Are The Loud, Fast, Action-Packed Video Games The Best Ones For Your Kid’s Brain?
Since the invention of Pong 43 years ago, researchers have studied the cognitive and behavioral effects of video games on children with the expectation that the devil lies within, but evidence that today’s Mario Karters are tomorrow’s Mensa members grows every year. Now, researchers not only say video games develop the brain, so-called “brain games” — which are designed for that specific purpose — inspire less brain growth than action games like Contra, Need For Speed, and Call Of Duty.
Two psychology PhDs teaching at University of Wisconsin-Madison and the University of California Riverside examined over 60 studies on the effects of video games before announcing their findings this week. “Action video games have been linked to improving attention skills, brain processing, and cognitive functions including low-level vision through high-level cognitive abilities. Many other types of games do not produce an equivalent impact on perception and cognition,” the researchers report. “Brain games typically embody few of the qualities of the commercial video games linked with cognitive improvement.”In the movie realm, “action” is the opposite of intellectually stimulating, as viewers veg out to a brainless stream of explosions, speed, and bullets. It’s the exact same standard of elements in action gaming, but unlike a moviegoers, a gamer is selectively responding to the minutia of that visual clutter. By making split-second decisions with fine-motor reflexes after constantly scanning a visual field, action gamers have been linked to the following improvements:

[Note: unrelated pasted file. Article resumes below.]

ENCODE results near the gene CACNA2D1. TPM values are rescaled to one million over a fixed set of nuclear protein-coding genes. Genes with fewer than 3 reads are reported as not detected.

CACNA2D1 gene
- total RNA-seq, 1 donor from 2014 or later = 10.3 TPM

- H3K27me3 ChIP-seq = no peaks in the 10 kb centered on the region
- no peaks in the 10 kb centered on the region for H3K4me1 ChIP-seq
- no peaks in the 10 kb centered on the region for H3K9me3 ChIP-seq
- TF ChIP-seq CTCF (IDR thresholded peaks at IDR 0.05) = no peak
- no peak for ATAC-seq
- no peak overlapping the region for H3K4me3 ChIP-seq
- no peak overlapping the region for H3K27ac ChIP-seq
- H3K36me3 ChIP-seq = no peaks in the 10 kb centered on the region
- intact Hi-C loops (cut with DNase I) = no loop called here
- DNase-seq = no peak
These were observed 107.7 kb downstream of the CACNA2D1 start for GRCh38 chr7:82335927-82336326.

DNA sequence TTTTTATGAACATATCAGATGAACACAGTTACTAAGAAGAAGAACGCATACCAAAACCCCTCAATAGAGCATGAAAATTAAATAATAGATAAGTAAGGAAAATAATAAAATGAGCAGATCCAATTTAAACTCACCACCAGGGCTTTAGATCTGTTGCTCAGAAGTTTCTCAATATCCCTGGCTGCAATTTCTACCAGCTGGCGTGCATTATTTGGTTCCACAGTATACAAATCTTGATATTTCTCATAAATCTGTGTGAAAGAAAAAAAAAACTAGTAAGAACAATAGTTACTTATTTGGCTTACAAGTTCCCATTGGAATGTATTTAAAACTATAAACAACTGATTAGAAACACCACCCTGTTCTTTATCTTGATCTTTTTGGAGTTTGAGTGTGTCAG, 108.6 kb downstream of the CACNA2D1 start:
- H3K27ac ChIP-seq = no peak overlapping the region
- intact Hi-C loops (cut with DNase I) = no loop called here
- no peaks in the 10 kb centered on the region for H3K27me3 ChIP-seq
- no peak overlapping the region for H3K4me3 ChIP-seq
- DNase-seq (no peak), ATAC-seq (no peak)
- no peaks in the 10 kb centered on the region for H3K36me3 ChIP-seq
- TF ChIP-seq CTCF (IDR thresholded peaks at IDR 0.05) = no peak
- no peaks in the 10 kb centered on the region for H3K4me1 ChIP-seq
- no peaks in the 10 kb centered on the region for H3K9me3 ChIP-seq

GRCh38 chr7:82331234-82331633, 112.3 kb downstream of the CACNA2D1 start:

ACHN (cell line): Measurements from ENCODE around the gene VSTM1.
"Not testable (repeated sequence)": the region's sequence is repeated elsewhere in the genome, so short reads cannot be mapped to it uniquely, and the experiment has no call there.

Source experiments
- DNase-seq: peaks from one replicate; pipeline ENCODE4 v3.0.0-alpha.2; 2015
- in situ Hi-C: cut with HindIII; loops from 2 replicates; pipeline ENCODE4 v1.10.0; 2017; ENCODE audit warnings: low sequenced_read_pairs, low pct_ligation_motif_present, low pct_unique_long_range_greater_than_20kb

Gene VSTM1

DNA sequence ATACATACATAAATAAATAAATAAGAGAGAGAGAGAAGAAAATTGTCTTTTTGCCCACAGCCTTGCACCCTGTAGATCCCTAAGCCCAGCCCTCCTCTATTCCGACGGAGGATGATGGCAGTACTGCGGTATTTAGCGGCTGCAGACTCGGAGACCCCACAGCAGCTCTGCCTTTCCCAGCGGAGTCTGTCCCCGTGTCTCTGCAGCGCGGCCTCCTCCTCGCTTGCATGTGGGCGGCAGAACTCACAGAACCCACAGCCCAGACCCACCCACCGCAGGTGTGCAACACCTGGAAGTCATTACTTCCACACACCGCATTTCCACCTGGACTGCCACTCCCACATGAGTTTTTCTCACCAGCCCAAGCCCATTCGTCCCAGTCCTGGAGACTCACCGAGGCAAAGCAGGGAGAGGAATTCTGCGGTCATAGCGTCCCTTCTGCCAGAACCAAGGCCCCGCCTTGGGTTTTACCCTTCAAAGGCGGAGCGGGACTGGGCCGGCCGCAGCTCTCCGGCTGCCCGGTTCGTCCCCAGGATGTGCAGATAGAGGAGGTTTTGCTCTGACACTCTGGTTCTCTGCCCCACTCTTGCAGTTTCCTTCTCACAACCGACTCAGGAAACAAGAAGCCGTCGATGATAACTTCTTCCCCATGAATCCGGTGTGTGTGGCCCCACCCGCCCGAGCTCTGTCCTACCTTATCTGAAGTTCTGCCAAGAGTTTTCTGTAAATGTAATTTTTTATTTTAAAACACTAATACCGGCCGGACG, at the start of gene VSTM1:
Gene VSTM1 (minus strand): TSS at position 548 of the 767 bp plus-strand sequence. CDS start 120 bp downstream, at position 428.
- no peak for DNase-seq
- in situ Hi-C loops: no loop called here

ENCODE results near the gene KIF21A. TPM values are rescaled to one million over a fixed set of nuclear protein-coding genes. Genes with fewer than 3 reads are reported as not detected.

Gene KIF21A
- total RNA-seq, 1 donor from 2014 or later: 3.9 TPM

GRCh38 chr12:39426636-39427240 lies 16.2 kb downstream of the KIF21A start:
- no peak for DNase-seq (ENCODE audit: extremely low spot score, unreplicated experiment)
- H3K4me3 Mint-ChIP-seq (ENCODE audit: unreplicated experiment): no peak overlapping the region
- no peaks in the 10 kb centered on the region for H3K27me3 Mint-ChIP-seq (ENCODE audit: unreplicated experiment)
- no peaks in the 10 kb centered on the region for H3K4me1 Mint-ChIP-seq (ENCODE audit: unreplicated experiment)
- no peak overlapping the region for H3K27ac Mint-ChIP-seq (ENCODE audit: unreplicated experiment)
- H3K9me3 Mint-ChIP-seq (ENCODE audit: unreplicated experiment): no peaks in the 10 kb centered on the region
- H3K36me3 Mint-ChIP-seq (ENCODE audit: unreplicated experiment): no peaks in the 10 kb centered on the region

• Mentally rotating objects (like an architect, not Magneto)
• Working memory and fluid intelligence
• Visual acuity in crowding
• Temporal processing
• Peripheral Vision
Granted, the vision perk from your kid’s drive through Grand Theft Auto might be a smidgen offset by the virtual education in hooker disposal, but “action” doesn’t have to mean death and perversion. To fit the genre, games should require rapid decisions, visual clutter mixed with irrelevant and relevant objects, and a need for players to quickly switch attention from highly focused to all over the place — basically everything that would have made The Oregon Trail suck less.